By Greg Oliver

The Journal

CLEMSON — Now that the white paper final report on Development Strategies’ strategic plan has been formally presented with recommendations on how to handle future growth in Clemson, the next step involves discussing what can be put into action both short-term and long-term.

The first of a series of formal meetings to discuss the plan will take place as a special called city council meeting at 5 p.m. Monday in council chambers at Clemson City Hall.

“There has to be a structure to get started on those things,” Councilman Fran McGuire said. “I don’t know the best way to do that, but I think we need to decide what’s the launch on this thing.”

Councilwoman Alesia Smith agreed, adding that the nine recommendations and 67 specific actions presented in Development Strategies’ strategic plan “is a lot of information to digest.”

“I think it’s important for us to come together and accomplish how we can do this,” Smith said. “There may be some items we can do and some we might not be able to.”

The next order of discussion involved a determination of who should be part of those meetings.

“Adopting the appropriate zoning changes and overlays will absolutely involve the planning commission,” steering committee chairman Bob Brookover said. “I think it would be appropriate to involve the planning commission on the front end.”

City planning and codes director Todd Steadman recommended the city revise its comprehensive plan to be in alignment with the recommendations put forth in the strategic plan, “assuming that council wants to move forward with them in lieu of adopting the plan.”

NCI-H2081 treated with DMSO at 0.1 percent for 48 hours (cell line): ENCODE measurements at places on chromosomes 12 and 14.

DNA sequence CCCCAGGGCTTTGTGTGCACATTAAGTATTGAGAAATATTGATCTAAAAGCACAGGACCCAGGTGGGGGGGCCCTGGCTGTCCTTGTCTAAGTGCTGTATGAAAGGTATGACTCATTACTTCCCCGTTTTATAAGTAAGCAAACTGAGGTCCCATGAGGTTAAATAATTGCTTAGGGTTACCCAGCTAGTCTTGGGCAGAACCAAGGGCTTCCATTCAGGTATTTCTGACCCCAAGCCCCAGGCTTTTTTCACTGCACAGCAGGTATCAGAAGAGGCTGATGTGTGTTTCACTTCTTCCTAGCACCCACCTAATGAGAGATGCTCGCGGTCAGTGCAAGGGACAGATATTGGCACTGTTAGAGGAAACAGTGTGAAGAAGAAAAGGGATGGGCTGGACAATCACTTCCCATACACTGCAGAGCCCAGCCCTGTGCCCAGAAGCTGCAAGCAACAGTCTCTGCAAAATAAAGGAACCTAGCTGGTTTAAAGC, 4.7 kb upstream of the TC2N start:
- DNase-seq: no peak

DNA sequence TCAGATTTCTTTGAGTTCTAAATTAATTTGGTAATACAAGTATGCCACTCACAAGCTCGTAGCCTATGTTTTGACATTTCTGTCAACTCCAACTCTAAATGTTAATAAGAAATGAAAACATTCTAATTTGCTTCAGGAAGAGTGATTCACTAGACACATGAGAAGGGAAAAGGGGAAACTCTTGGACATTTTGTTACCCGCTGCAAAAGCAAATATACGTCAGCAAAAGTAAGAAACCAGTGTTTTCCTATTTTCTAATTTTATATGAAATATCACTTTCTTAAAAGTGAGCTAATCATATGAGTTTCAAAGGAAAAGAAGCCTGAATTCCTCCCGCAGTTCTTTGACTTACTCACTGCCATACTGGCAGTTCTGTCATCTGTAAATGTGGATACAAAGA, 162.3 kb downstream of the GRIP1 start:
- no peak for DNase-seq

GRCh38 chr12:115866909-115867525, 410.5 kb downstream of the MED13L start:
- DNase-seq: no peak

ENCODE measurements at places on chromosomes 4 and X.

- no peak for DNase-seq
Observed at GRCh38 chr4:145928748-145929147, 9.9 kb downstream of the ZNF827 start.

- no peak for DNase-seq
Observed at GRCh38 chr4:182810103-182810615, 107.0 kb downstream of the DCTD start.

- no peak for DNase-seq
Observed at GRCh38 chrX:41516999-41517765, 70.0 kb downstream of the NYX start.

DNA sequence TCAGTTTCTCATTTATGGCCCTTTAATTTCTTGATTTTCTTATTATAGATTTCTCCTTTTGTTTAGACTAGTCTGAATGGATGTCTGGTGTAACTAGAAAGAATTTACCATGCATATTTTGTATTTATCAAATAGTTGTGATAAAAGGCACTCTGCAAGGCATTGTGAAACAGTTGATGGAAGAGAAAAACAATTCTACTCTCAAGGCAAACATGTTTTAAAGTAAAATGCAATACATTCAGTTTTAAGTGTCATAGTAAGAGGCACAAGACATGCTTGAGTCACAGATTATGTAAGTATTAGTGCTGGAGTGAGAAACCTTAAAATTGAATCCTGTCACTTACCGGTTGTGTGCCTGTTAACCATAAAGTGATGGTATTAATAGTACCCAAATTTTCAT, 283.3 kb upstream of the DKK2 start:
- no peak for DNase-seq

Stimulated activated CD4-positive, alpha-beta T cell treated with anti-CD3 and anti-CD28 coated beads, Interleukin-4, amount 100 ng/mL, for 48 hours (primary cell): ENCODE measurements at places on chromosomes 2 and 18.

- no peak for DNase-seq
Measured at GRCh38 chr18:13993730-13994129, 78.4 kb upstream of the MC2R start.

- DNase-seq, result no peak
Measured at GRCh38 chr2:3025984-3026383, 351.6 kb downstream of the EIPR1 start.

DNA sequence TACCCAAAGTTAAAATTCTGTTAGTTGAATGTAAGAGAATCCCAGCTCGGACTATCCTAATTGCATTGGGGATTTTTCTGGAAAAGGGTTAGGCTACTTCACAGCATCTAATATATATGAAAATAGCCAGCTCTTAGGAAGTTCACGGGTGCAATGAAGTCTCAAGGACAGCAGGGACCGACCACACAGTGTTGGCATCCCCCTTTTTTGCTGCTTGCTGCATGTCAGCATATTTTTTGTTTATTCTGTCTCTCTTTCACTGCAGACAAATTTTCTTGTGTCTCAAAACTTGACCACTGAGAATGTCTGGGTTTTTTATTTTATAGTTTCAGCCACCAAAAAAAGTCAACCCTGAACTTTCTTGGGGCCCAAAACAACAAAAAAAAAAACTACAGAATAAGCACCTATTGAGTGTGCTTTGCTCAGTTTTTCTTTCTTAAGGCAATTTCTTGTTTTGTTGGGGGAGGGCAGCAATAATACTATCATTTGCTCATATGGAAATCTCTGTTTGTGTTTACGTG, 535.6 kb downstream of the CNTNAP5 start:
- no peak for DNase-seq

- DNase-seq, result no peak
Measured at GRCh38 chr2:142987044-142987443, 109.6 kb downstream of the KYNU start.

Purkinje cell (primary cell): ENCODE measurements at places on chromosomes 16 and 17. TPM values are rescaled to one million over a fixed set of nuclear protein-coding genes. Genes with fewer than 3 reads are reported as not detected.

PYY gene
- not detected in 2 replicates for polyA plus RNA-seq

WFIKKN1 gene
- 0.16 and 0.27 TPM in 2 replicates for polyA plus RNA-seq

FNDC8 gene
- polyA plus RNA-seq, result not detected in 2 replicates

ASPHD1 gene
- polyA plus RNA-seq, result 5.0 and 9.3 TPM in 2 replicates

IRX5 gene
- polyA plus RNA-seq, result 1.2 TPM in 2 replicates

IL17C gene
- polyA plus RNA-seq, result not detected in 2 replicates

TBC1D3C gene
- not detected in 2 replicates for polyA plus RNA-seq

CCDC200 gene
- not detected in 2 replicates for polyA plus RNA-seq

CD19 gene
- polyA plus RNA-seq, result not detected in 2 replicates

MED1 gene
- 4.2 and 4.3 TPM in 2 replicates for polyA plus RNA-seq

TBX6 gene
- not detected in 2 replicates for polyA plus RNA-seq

“This is something that council really cannot adopt, because there’s going to be incremental zoning ordinance changes, comp plan changes, development regulation changes, staff hirings, resolutions, city ordinance changes — a whole bunch of things that are not in any way spelled out in this plan,” Steadman said. “It’s not adoptable — in my opinion, it’s endorsable.”

Steadman replied that he had already gone through all 67 recommendations, “and almost all of them are already in the comp plan.”

“More importantly, I think, is we went through the comprehensive plan and identified language in the comprehensive plan that’s in contradiction with the direction this is taking us,” he said, adding he found 40 specific actions that backed up with how they coordinated with the comprehensive plan. “My recommendation would be to remove the language that’s in contradiction, go ahead and adopt the drafted language that would allow the city to find the time to go into this in greater detail and protect the city from any student housing properties where they don’t want it and encourage it where we do want it. That would allow the city to lift the moratorium (enacted last January).

“My hope is to meet with council to present this approach, show you where we’re at and see if council moves forward feeling comfortable with a pending ordinance, knowing full well this would need to go to the planning commission to get them to weigh in and go deeper into it.”

But McGuire argued that step is too premature.

“We’re merely talking about a practical approach to accepting those things,” McGuire said. “We’re going to accept the report — I don’t know what it would mean to not accept the report. Does that mean we want our money back? That doesn’t mean we’re going to do everything in that report. I think it’s premature to talk about overlays and 67 changes — we’re not there. 

“We have a lot more work to do. These are just ideas, not conclusions. I hate planning to be spending a lot of time on something that may not be relevant after our discussion.”

Mayor J.C. Cook agreed.

“Accepting the report is different from enacting the report — there’s going to be a lot of discussion needed and it’s going to take a lot of time,” Cook said. “We need to be flexible, because in the next three to five years a lot can change. What may be pertinent now may not be then.” 

[email protected] | (864) 973-6687

Follow on Twitter @JournalGO